What ever happened to be Titanic Iceberg?
The photos you see up top are quite possibly the only known photographic evidence of the actual iceberg that struck the Titanic. Understandably, nobody had bothered to snap any photographs while the ship was actually sinking, so it’s impossible to make an absolutely confirmed positive identification. But both photographs feature the telltale sign of a collision with a ship, and likely a recent one at that: a streak of red paint.
The photo up top was taken by the chief steward of the German ocean liner SS Prinz Adalbert, which on Apr. 15 was sailing through the North Atlantic mere miles away from where the Titanic had sunk the night before. At the time, the chief steward hadn’t yet learned of theTitanic‘s fate, so he wasn’t even on the lookout for icebergs. He simply spotted a streak of red paint along the iceberg’s base, which most likely meant a ship had collided with it in the last 12 hours.
From conception to sinking, the Titanic really only lasted about five years, although obviously its memory has endured far longer. But by comparison, the iceberg began its slow journey to the North Atlantic over three thousand years ago. Again, we can only guess at the exact details, but the story likely began with snowfall on the western coast of Greenland somewhere around 1,000 BCE. After a few months, this snow has been turned into a more compacted form called firn, which then over subsequent decades is compressed into dense ice by the weight of newer snow on top of it.
The frozen water in these glaciers is slowly forced further westward toward the sea. When they finally reach the coast of the Arctic Ocean, the lapping tides break off chunks of the ice, and icebergs are calved from the glacier, some 30 centuries after their source water was first deposited. The iceberg that sank the Titanic began its journey as a rough contemporary of King Tutankhamun, entire civilizations rising and falling while it made its slow march to infamy.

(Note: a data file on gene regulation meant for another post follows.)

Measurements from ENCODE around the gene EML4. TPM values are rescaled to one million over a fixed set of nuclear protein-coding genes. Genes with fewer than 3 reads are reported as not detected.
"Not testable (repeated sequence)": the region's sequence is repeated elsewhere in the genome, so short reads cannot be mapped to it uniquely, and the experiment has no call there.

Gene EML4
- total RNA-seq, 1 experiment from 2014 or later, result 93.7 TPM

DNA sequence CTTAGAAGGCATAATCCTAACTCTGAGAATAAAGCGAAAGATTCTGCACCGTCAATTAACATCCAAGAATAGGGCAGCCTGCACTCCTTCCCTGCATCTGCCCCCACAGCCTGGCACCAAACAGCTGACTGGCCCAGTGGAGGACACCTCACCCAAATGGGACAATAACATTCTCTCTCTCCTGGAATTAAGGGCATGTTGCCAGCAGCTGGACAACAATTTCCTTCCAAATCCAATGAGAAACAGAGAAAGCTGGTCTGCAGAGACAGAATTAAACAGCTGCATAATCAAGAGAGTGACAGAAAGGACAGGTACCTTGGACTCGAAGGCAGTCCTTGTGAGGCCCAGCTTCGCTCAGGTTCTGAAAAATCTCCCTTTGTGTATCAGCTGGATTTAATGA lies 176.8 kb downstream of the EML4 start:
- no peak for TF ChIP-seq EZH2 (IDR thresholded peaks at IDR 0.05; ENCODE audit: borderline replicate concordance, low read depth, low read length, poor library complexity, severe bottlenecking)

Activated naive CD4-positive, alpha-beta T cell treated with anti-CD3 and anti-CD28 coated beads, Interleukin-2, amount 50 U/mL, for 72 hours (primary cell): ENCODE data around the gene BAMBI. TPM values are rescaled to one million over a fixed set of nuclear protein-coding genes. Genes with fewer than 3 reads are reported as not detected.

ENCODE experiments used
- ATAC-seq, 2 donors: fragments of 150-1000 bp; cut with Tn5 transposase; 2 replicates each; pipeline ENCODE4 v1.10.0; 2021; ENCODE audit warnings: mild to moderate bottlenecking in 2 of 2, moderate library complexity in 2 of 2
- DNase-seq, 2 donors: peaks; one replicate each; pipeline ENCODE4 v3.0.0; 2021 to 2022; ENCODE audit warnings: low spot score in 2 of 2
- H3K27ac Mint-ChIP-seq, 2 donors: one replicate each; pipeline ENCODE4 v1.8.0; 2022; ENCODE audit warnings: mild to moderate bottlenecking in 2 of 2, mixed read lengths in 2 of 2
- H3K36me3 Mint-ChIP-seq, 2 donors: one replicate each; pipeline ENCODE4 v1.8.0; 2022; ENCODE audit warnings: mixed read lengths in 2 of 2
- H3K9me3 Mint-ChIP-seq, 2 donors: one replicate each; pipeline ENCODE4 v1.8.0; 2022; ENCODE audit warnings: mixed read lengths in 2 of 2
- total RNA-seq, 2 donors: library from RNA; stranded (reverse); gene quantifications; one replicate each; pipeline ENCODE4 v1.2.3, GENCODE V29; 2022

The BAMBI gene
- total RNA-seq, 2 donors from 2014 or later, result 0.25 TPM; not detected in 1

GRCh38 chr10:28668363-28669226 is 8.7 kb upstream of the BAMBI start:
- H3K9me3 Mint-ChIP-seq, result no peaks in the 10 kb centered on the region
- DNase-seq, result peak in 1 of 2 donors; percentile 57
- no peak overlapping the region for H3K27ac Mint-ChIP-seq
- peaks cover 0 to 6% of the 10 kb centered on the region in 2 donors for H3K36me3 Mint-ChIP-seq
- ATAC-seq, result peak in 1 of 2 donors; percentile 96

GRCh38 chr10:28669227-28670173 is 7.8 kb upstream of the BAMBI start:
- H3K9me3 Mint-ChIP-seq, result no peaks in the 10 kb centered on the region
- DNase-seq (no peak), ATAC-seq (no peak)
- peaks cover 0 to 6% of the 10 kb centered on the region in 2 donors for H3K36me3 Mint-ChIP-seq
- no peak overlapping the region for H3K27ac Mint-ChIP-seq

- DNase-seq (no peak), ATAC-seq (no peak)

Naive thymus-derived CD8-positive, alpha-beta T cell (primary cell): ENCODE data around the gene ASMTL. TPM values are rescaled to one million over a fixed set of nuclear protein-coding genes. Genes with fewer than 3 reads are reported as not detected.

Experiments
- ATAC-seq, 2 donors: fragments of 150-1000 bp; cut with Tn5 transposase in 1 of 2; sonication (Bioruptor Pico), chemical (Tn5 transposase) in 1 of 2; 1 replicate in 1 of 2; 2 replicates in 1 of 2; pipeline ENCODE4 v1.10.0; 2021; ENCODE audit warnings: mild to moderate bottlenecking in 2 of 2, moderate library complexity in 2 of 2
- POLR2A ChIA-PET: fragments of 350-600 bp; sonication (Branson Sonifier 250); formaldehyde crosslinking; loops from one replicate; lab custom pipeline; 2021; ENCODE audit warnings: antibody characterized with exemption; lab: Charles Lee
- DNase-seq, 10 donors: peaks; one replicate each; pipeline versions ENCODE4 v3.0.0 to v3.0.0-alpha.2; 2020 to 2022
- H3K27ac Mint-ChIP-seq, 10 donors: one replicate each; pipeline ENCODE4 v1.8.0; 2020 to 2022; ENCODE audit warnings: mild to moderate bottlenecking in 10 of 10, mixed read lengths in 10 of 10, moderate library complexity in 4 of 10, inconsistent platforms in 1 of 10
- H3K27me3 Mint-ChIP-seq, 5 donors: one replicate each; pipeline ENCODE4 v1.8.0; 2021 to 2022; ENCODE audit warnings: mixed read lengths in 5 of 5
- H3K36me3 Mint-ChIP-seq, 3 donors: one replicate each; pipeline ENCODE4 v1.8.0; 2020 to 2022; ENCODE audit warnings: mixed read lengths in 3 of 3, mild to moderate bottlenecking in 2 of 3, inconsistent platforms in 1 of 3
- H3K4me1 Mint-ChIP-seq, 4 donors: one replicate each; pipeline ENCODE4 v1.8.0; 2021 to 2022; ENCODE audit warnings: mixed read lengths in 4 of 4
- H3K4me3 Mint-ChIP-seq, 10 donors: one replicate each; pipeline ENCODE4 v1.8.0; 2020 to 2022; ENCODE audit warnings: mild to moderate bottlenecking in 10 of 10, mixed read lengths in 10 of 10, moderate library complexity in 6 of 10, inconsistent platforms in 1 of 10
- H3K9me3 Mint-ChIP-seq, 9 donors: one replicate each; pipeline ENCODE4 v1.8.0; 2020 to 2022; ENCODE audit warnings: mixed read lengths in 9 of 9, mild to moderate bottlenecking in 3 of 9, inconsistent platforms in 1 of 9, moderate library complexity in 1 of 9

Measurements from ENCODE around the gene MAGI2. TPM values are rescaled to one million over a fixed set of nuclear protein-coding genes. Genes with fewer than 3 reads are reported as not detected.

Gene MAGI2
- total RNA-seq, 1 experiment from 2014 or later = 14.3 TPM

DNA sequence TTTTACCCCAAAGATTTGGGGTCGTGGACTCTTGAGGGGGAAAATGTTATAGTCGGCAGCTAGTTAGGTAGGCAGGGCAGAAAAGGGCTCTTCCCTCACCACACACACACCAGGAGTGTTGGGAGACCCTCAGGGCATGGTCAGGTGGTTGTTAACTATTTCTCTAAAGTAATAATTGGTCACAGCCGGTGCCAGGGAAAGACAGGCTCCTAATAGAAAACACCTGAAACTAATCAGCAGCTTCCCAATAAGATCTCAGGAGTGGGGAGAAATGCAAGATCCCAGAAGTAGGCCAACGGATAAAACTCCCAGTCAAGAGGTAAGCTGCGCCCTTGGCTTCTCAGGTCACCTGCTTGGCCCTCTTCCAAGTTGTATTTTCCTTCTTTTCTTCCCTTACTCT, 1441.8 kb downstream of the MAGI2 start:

But once all that’s done, the iceberg’s life was a short one. We know that because the Titanic sank in the North Atlantic, rather than the Arctic, which means the currents must have taken it far south of where it was calved. Starting on the Greenland coast, it would have moved from Baffin Bay to the Davis Strait and then onto the Labrador Sea and, at last, the Atlantic.
The Titanic iceberg was one of the lucky ones, so to speak, as the vast, vast majority of icebergs melt long before they reach that far south. Of the 15,000 to 30,000 icebergs calved each years by the Greenland glaciers, probably only about 1 percent of them ever make it all the way to the Atlantic. On Apr. 15, 1912, the iceberg was some 5,000 miles south of the Arctic Circle.
The water temperature on the night of the Titanic sinking was thought to be about 28 degrees Fahrenheit, just below freezing. Such a temperature was of course lethally cold for all those passengers who had been forced to take to the open water to escape the sinking ship.
But such temperatures are far too warm to sustain icebergs for very long. The average life expectancy of an iceberg in the North Atlantic is only about two to three years from calving to melting. That means it likely broke off from Greenland in 1910 or 1911, and was gone forever by the end of 1912 or sometime in 1913. In all likelihood, the iceberg that sank the Titanic didn’t even endure to the outbreak of World War I, a lost splash of freshwater mixed in imperceptibly with the rest of the North Atlantic.
Newton v. Leibniz - The Calculus Controversy
In Latin, the word ‘calculus’ means ‘pebble,’ meaning that small stones were used to calculate things. Calculus is essentially the study of change, and the pebbles represent small, gradual changes that can produce impressive results. The origin of calculus is not the work of a single man, not even the work of the two men pictured above - but like most major discoveries, a gradual build of overlapping discoveries, something very similar to calculus itself. The question over the creation of the branch of mathematics has become one of the fiercest rivalries in modern history - that between Isaac Newton and Gottfried Leibniz.